RECOMMENDED READING: Maximal Nation by Simon Reynolds

(1)

Simon Reynolds (author of Retromania) writes a long essay considering "maximalism" in electronic music starting with the "awake" sounds of Rustie's Glass Swords: "The overall effect of pulling from all these different phases in the evolution of electronic music technology is a fiesta of retro-futures: as if flashing back simultaneously to all the moments when a bunch of new machines changed the sound of music could somehow redeliver that original shock of the now. But there's no melancholy for a "lost future," just delirious reiteration, thrilling overkill."

Compared with the analog hardware that underpinned early house and techno, the digital software used by the vast majority of dance producers today has an inherent tendency towards maximalism. In an article for Loops, Matthew Ingram (who records as Woebot) wrote about how digital audio workstations like Ableton Live and FL Studio encourage "interminable layering" and how the graphic interface insidiously inculcates a view of music as "a giant sandwich of vertically arranged elements stacked upon one another." Meanwhile, the software's scope for tweaking the parameters of  any given sonic event  opens up a potential "bad infinity" abyss of fiddly fine-tuning. When digital software meshes with the minimalist aesthetic you get what Ingram calls "audio trickle": a finicky focus on sound-design, intricate fluctuations in rhythm, and other minutiae that will be awfully familiar to anyone who has followed mnml or post-dubstep during the last decade. But now that same digital technology is getting deployed to opposite purposes: rococo-florid riffs, eruptions of digitally-enhanced virtuosity, skyscraping solos, and other "maxutiae," all daubed from a palette of fluorescent primary colors. Audio trickle has given way to audio torrent-- the frothing extravagance of fountain gardens in the Versailles style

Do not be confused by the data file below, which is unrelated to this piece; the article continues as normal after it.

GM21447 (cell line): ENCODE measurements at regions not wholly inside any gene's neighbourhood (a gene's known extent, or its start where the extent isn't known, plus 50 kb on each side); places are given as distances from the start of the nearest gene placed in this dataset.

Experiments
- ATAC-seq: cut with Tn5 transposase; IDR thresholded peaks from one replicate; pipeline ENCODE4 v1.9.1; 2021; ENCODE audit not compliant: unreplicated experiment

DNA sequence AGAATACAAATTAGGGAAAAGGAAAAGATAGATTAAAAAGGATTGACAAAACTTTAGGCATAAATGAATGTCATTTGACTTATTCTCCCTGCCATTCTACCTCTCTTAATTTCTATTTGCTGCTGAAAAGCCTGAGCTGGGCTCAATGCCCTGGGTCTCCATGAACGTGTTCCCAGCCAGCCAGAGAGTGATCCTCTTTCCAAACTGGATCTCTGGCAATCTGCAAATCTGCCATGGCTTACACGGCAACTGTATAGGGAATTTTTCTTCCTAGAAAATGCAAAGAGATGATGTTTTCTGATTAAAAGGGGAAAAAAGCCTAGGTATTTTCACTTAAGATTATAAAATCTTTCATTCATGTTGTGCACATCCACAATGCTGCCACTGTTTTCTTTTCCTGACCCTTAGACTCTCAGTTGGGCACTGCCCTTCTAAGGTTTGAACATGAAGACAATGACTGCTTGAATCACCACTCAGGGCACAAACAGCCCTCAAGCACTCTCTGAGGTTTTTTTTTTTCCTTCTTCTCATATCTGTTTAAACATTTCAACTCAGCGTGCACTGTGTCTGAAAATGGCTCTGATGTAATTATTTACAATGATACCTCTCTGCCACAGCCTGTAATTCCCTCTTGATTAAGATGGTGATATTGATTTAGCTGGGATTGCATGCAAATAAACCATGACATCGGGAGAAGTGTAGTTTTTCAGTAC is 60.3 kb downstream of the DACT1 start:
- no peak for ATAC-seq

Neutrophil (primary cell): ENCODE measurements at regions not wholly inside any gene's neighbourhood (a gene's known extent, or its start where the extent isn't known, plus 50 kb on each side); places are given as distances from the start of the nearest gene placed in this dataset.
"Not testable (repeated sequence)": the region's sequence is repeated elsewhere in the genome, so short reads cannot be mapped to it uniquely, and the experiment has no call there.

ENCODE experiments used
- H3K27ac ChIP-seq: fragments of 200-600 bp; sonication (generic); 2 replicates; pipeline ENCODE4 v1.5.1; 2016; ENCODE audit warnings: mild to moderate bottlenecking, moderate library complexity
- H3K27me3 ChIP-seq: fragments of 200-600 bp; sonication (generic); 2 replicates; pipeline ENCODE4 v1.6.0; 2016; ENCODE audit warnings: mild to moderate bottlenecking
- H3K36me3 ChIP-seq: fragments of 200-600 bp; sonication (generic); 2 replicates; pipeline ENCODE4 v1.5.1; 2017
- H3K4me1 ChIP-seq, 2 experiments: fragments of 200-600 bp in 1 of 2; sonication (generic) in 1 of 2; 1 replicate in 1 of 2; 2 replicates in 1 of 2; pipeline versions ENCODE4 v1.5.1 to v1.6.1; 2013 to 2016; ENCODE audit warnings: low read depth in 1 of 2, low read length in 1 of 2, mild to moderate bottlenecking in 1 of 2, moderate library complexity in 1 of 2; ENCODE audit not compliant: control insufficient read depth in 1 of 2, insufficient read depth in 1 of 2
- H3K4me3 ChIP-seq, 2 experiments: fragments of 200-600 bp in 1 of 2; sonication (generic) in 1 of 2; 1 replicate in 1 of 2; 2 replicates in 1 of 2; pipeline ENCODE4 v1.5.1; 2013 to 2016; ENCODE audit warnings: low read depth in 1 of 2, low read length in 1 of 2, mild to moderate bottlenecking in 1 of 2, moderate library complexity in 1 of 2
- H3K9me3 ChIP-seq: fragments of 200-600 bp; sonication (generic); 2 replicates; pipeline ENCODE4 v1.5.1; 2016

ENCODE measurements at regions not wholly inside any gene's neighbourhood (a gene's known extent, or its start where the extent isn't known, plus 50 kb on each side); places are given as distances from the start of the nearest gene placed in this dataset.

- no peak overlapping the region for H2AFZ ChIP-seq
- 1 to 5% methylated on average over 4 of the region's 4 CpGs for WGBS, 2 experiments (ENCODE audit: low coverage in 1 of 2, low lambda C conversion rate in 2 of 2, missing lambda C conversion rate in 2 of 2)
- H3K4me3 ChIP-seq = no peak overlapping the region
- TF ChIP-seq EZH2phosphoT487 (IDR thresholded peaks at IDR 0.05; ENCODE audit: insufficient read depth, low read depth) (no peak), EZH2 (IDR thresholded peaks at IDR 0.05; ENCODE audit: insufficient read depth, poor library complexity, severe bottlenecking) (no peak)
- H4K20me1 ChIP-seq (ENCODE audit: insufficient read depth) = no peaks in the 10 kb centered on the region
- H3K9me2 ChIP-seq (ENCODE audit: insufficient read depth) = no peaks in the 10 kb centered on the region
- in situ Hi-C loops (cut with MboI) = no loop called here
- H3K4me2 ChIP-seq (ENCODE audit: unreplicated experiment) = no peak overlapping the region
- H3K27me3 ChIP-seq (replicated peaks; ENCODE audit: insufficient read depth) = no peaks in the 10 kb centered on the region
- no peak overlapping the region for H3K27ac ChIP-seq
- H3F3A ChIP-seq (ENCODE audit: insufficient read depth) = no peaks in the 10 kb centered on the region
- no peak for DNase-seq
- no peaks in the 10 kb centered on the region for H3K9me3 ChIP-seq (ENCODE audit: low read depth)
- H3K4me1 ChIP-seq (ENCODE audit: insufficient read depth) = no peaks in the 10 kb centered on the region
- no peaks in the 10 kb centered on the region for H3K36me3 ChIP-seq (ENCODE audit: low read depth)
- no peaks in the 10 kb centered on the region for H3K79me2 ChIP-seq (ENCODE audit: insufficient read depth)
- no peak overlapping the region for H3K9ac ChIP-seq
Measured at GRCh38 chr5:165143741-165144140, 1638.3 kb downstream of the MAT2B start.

...

I got quite a long way into this piece before discovering that the term "digital ...

LINK »